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Lua eXtended

Lua eXtended

luax is a Lua interpreter and REPL based on Lua 5.4, augmented with some useful packages. luax can also produce executable scripts from Lua scripts.

luax runs on several platforms with no dependency:

luax can compile scripts from and to any of these platforms. It can produce scripts that can run everywhere Lua or LuaX is installed as well as standalone executables containing the LuaX runtime and the Lua scripts. The target platform can be explicitly specified to cross-compile1 scripts for a supported platform.

Getting in touch


The bootstrap script will try to install ninja on some known Linux distributions (Debian, Fedora and Arch Linux) or on MacOS.


Quick compilation

The script bootstrap.sh installs ninja, zig and compiles LuaX. Once done, LuaX can be installed with ninja install. git must already be installed, which is likely to be the case if LuaX has been cloned with git

$ git clone https://github.com/CDSoft/luax
$ cd luax
$ ./bootstrap.sh
$ ninja install

Contributions on non supported platforms are welcome.

Compilation options

Option Description
bang -- fast Optimize for speed
bang -- small Optimize for size
bang -- debug Debug symbols kept, not optimized
bang -- san Compile with ASan and UBSan (implies clang) and enable LUA_USE_APICHECK
bang -- lax Disable strict compilation options
bang -- strip Remove debug information from precompiled bytecode
bang -- zig Compile LuaX with Zig
bang -- gcc Compile LuaX with gcc
bang -- clang Compile LuaX with clang

bang must be run before ninja to change the compilation options.

lua tools/bang.lua can be used instead of bang if it is not installed.

The default compilation options are fast and zig.

Zig is downloaded by the ninja file. gcc and clang must be already installed.

These options can also be given to the bootstrap script. E.g.: ./bootstrap.sh small strip.

Compilation in debug mode

LuaX can be compiled in debug mode (less optimization, debug symbols kept in the binaries). With the san option, the tests are executed with ASan and UBSan. They run slower but this helps finding tricky bugs.

$ git clone https://github.com/CDSoft/luax
$ cd luax
$ tools/bang.lua -- debug san # generate build.ninja in debug mode with sanitizers
$ ninja                       # compile LuaX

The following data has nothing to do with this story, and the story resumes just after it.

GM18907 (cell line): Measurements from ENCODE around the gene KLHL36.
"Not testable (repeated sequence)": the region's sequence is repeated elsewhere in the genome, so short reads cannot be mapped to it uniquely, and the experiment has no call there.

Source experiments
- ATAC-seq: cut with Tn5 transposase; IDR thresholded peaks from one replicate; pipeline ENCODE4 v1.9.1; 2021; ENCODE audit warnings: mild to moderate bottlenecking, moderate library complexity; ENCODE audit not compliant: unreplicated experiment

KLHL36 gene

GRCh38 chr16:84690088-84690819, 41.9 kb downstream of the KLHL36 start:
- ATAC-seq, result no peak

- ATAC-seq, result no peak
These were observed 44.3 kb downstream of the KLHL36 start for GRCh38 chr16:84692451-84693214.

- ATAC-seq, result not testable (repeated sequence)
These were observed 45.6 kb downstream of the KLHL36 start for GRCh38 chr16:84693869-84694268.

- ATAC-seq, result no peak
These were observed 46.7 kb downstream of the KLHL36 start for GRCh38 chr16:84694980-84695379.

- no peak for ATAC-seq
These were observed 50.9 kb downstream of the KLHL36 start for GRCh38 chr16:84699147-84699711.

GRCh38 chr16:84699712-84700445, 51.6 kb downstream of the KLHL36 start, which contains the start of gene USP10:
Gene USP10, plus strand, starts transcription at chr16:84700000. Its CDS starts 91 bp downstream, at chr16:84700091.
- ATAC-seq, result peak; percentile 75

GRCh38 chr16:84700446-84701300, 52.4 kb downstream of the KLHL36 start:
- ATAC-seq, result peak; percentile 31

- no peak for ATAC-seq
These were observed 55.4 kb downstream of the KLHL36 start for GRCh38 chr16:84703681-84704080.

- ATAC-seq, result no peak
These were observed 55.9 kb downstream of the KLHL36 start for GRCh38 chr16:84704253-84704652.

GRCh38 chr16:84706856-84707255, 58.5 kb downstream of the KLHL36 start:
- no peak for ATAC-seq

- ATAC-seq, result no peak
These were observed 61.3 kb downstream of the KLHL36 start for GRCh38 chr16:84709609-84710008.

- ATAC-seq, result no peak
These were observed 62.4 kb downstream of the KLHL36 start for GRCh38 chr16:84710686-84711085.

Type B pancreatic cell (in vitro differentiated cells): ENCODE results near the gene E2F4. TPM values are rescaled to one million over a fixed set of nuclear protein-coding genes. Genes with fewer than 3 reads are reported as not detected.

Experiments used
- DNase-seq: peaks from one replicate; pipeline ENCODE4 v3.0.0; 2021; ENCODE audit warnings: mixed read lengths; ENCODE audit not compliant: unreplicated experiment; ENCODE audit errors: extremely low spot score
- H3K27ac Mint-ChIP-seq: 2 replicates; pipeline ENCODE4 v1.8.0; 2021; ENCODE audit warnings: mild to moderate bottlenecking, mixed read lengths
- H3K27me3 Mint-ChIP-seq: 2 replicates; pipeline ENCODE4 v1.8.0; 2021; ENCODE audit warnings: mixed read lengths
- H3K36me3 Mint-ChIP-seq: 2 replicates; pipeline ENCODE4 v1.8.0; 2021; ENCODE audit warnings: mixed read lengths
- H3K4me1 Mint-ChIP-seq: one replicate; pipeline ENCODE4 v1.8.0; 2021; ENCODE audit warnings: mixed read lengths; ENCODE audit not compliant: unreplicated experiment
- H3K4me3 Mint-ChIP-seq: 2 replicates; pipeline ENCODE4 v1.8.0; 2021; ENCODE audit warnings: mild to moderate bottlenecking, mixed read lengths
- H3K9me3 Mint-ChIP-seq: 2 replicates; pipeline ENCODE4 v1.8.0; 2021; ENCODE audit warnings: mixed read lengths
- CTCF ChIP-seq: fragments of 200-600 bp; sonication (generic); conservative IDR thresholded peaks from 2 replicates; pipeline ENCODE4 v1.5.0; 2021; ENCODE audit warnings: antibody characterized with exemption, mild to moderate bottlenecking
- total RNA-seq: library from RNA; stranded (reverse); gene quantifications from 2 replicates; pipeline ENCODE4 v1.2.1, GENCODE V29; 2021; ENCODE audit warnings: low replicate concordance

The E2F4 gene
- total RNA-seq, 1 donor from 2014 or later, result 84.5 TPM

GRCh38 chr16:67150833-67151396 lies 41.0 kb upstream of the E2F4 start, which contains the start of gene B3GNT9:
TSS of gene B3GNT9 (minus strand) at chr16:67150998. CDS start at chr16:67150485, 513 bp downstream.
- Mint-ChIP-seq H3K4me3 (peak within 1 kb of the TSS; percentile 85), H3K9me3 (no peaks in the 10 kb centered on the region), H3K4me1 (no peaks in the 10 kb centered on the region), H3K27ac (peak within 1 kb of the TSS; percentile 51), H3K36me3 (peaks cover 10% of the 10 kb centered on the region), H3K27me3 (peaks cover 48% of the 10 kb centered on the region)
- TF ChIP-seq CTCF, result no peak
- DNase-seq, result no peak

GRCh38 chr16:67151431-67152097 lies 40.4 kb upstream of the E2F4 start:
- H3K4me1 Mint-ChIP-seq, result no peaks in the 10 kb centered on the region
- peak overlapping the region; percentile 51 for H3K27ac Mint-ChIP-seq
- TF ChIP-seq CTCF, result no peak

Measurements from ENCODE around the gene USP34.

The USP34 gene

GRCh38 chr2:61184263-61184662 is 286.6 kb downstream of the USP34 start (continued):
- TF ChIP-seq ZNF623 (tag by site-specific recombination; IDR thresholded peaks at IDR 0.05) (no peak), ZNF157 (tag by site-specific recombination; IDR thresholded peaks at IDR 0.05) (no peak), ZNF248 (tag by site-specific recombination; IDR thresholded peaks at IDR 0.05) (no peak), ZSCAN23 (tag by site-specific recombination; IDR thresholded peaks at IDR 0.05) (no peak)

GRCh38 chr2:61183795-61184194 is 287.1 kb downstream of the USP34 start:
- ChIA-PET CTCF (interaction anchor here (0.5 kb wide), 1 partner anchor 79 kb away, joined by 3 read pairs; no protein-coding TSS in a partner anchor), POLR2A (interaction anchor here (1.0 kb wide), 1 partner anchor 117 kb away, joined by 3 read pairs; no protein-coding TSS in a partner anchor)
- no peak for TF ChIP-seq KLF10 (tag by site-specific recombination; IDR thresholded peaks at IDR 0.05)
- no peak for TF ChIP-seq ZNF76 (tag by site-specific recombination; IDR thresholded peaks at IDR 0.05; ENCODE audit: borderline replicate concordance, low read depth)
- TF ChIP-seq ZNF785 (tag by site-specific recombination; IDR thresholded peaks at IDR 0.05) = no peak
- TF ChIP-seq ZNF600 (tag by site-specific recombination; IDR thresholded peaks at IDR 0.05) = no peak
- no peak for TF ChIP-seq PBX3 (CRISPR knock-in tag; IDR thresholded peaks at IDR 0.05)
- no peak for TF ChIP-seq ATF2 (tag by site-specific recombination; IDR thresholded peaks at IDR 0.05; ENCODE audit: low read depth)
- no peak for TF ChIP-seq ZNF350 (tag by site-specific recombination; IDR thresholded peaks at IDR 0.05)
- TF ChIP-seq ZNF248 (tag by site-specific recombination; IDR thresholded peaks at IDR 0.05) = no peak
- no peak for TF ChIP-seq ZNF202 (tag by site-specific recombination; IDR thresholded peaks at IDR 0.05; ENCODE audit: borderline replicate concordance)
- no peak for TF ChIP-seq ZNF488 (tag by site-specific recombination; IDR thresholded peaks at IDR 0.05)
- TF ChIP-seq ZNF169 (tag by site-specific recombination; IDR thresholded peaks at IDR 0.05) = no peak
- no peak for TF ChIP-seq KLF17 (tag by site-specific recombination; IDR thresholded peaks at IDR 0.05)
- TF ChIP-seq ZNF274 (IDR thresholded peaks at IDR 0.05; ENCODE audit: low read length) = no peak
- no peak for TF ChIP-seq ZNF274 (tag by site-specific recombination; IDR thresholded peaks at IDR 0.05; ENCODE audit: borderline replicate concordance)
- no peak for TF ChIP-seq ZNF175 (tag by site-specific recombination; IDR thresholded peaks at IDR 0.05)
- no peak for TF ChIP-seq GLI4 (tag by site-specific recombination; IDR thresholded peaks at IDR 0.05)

$ ninja test                  # run tests on the host


luax can compile scripts and link them to precompiled libraries for all supported targets.

E.g.: to produce an executable containing the LuaX runtime for the current host and hello.lua:

$ luax compile -t native -o hello hello.lua

E.g.: to produce an executable containing the LuaX runtime for linux-x86_64-musl and hello.lua:

$ luax compile -t linux-x86_64-musl -o hello hello.lua

E.g.: to produce an executable with the compiled Lua bytecode with no debug information:

$ luax compile -s -t linux-x86_64-musl -o hello hello.lua

luax compile can compile Lua scripts to Lua bytecode. If scripts are large they will start quickly but will run as fast as the original Lua scripts.

Precompiled LuaX binaries

In case precompiled binaries are needed (GNU/Linux, MacOS, Windows), some can be found at cdelord.fr/hey. These archives contain LuaX as well as some other softwares more or less related to LuaX.

Warning: There are Linux binaries linked with musl and glibc. The musl binaries are platform independent but can not load shared libraries. The glibc binaries can load shared libraries but may depend on some specific glibc versions on the host.


$ ninja install                 # install luax to ~/.local/bin and ~/.local/lib
$ PREFIX=/usr ninja install     # install luax to /usr/bin and /usr/lib

luax is a single autonomous executable. It does not need to be installed and can be copied anywhere you want.

LuaX artifacts

ninja install installs:


luax is very similar to lua and adds more options to compile scripts:

usage: luax [cmd] [options]

  "help"    (or "-h")   Show this help
  "version" (or "-v")   Show LuaX version
  "run"     (or none)   Run scripts
  "compile" (or "c")    Compile scripts
  "env"                 Set LuaX environment variables

"run" options:
  -e stat         execute string 'stat'
  -i              enter interactive mode after executing 'script'
  -l name         require library 'name' into global 'name'
  -l g=name       require library 'name' into global 'g'
  -l _=name       require library 'name' (no global variable)
  -v              show version information
  --              stop handling options